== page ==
Higher Education Business: Ideas For A Start-Up

Start-up isn't what any Higher Ed business wants to call itself, as the prevalent notions are all about history and tradition, lineage and claims. Every institution wants to say that it has always been there. But that should be changing: Hopefully, as Higher Education becomes an industry, because millions of students all over the world are aspiring to get Higher Ed, we may start seeing some start-ups. The language of conversation may finally start to change. My favourite story in this context relates to Woolworth's. When Frank Woolworth opened his first store in New York in 1879 (which, admittedly, failed in a short time), a more established rival down the same street put up a sign 'FIFTY YEARS AND GOING STRONG': Woolworth's response was to put up a rival sign 'JUST OPENED! NO OLD STOCK'.

A start-up in Higher Ed may start with 'No Bureaucracy' sign, or something similar. One has to accept that except a few pockets of excellence, the current publicly funded higher education system in most countries is out of date and irrelevance, laden with bureaucracy and self-interest, and pointless pursuits. Clark Kerr indeed hit the nail on its head defining Chancellor's job as to provide 'sex for students, parking for faculty and athletics for alumni', but the universities outside America may have even more trivial pursuits. This, in the whole new context of Higher Education, where millions of students want a piece of good life through the pursuit of knowledge and grade inflation is just as rampant, is a serious problem, which start-ups, with their risk-taking and innovation, alone can solve. They can help bring the cost of higher education down at the time when student debt is becoming a huge problem in many countries and building into another bubble.

However, for all these promises, the For Profit Higher Education industry, the start-ups and not so start-ups, have failed to get it right. The governments, the Press and the students on both sides of Atlantic are bitterly complaining about the short-comings of these institutions. However, one can argue that this failure may not be because of lack of regulation, because Higher Education is actually quite closely regulated, but because of over-regulation that misses the point. Most regulation in Higher Education today is designed to make For Profit institutions work like their public counterparts. It is difficult to see the point as that is the model which failed, and that's the reason why we need For Profits. Governments across the world seems to want Private Sector investment in education, but none of its innovation: They simply want to build more of the same provisions that failed to adapt and created the Higher Ed problem in the first place.

So, standing at this time of worldwide economic crisis, when jobs disappear and competition becomes intense, but the students keep coming, one would hope that the time for Higher Education start-ups have come. One would hope that this time the governments will be forced to do the right thing - let the Private Sector invest and innovate, and let competition and a suitable regulatory framework governing students' rights maintain the quality and relevance of learning. If that happens, one hopes, finally, one would see the Google and facebook of Education industry, and finally, it will become an industry worth the description.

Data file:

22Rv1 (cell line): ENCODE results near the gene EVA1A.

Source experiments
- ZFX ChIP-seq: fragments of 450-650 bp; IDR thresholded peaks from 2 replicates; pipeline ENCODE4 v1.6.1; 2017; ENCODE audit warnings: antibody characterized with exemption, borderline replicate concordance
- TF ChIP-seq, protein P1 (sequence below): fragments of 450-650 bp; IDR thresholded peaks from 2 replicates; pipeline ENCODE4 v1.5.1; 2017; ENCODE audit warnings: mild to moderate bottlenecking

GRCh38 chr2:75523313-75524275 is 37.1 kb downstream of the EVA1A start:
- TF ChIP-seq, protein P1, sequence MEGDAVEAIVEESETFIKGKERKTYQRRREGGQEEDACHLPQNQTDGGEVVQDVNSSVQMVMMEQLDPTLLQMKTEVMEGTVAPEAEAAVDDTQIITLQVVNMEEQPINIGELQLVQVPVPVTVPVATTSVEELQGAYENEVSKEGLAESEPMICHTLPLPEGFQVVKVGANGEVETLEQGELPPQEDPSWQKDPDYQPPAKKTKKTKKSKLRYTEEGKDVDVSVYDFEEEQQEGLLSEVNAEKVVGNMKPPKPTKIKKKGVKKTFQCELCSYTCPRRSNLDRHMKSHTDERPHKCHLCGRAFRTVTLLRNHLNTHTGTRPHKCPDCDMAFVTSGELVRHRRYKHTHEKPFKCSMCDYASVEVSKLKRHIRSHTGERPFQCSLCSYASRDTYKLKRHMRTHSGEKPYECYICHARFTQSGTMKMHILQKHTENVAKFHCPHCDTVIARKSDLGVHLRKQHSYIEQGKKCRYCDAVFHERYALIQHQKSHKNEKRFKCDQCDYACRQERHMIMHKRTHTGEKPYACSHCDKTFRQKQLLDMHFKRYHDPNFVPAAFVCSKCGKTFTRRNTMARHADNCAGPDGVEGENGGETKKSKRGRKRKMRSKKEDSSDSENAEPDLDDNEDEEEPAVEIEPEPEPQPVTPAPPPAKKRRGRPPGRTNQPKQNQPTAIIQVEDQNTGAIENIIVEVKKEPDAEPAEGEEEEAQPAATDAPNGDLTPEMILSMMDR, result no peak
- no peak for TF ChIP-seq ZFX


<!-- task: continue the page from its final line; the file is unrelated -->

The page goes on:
How does one then see a disruptive start-up model thrive in this space? Most Higher Ed businesses today actually follow the model of their public sector counterparts, with large buildings, sprawling lawns and athletics facilities, and eventually get burdened by the high capital costs. Partly driven by regulatory requirements, this is surely not how the next innovation in Higher Education look. It may sound terribly obvious, but the next winning business may start with people and ideas. This may be about a few people coming together to re-imagine the space, with a rather simple and obvious objective of creating minds ready for the challenges of an increasingly discontinuous world. It may surely be Utopian, but these schools may be small and idealistic, and their economies may be driven by the high value of tutoring and close student-teacher relationship rather than mass production of diplomas. Their credo may be one of enlightenment all over again, away from employability factories which all education institutions want to become these days. And, finally, they may employ the modern information and communication technology effectively to drive down the costs, expand student choice and make the instruction more global.

Do I know a start-up like that already? Unfortunately no, but this is where my research interest is. I have worked for a considerable period of time in the For Profit Higher Ed now, and looked closely at various business models. I am surely at a break point of some sort, where my search for this disruptive start-up must commence.


Hi Supriyo,
A timely piece that touches all thorns.
It does look like a NEW model would emerge driven and curated by the community (students, teachers and even professionals with a teaching penchant).
Will this model be acceptable? Or can an acceptable model be created?
These are the questions.
We are building prototypes on a few community collaboration models.

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